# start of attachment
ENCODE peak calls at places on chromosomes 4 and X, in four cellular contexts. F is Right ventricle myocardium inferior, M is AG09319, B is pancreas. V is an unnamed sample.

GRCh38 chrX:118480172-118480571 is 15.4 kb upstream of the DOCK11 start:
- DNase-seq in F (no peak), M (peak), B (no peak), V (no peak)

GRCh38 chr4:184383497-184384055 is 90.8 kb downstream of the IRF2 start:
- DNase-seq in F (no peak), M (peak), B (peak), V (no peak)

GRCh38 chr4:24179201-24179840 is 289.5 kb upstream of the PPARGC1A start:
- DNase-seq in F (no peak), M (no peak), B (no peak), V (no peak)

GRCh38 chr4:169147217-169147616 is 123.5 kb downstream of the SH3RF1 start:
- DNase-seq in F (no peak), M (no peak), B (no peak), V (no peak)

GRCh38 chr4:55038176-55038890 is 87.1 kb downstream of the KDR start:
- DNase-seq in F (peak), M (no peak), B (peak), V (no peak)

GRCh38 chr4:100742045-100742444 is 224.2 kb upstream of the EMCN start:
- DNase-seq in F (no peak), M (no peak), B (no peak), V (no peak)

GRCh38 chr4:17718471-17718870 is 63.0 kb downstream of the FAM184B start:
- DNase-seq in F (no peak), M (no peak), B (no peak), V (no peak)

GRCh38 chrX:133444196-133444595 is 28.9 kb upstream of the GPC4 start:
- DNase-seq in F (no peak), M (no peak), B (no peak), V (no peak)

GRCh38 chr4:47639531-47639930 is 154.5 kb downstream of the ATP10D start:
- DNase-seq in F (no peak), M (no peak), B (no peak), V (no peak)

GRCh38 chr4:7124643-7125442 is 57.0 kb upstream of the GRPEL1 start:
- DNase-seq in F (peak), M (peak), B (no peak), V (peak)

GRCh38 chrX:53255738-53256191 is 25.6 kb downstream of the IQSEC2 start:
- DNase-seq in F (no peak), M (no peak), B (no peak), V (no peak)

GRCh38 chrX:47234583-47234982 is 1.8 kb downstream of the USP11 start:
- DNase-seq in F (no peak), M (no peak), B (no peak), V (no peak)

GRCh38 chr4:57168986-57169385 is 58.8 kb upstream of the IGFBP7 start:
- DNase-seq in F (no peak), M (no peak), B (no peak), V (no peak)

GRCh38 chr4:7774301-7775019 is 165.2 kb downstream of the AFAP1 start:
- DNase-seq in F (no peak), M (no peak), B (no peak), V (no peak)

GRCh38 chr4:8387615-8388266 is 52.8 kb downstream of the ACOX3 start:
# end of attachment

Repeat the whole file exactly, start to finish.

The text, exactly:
ENCODE peak calls at places on chromosomes 4 and X, in four cellular contexts. F is Right ventricle myocardium inferior, M is AG09319, B is pancreas. V is an unnamed sample.

GRCh38 chrX:118480172-118480571 is 15.4 kb upstream of the DOCK11 start:
- DNase-seq in F (no peak), M (peak), B (no peak), V (no peak)

GRCh38 chr4:184383497-184384055 is 90.8 kb downstream of the IRF2 start:
- DNase-seq in F (no peak), M (peak), B (peak), V (no peak)

GRCh38 chr4:24179201-24179840 is 289.5 kb upstream of the PPARGC1A start:
- DNase-seq in F (no peak), M (no peak), B (no peak), V (no peak)

GRCh38 chr4:169147217-169147616 is 123.5 kb downstream of the SH3RF1 start:
- DNase-seq in F (no peak), M (no peak), B (no peak), V (no peak)

GRCh38 chr4:55038176-55038890 is 87.1 kb downstream of the KDR start:
- DNase-seq in F (peak), M (no peak), B (peak), V (no peak)

GRCh38 chr4:100742045-100742444 is 224.2 kb upstream of the EMCN start:
- DNase-seq in F (no peak), M (no peak), B (no peak), V (no peak)

GRCh38 chr4:17718471-17718870 is 63.0 kb downstream of the FAM184B start:
- DNase-seq in F (no peak), M (no peak), B (no peak), V (no peak)

GRCh38 chrX:133444196-133444595 is 28.9 kb upstream of the GPC4 start:
- DNase-seq in F (no peak), M (no peak), B (no peak), V (no peak)

GRCh38 chr4:47639531-47639930 is 154.5 kb downstream of the ATP10D start:
- DNase-seq in F (no peak), M (no peak), B (no peak), V (no peak)

GRCh38 chr4:7124643-7125442 is 57.0 kb upstream of the GRPEL1 start:
- DNase-seq in F (peak), M (peak), B (no peak), V (peak)

GRCh38 chrX:53255738-53256191 is 25.6 kb downstream of the IQSEC2 start:
- DNase-seq in F (no peak), M (no peak), B (no peak), V (no peak)

GRCh38 chrX:47234583-47234982 is 1.8 kb downstream of the USP11 start:
- DNase-seq in F (no peak), M (no peak), B (no peak), V (no peak)

GRCh38 chr4:57168986-57169385 is 58.8 kb upstream of the IGFBP7 start:
- DNase-seq in F (no peak), M (no peak), B (no peak), V (no peak)

GRCh38 chr4:7774301-7775019 is 165.2 kb downstream of the AFAP1 start:
- DNase-seq in F (no peak), M (no peak), B (no peak), V (no peak)

GRCh38 chr4:8387615-8388266 is 52.8 kb downstream of the ACOX3 start: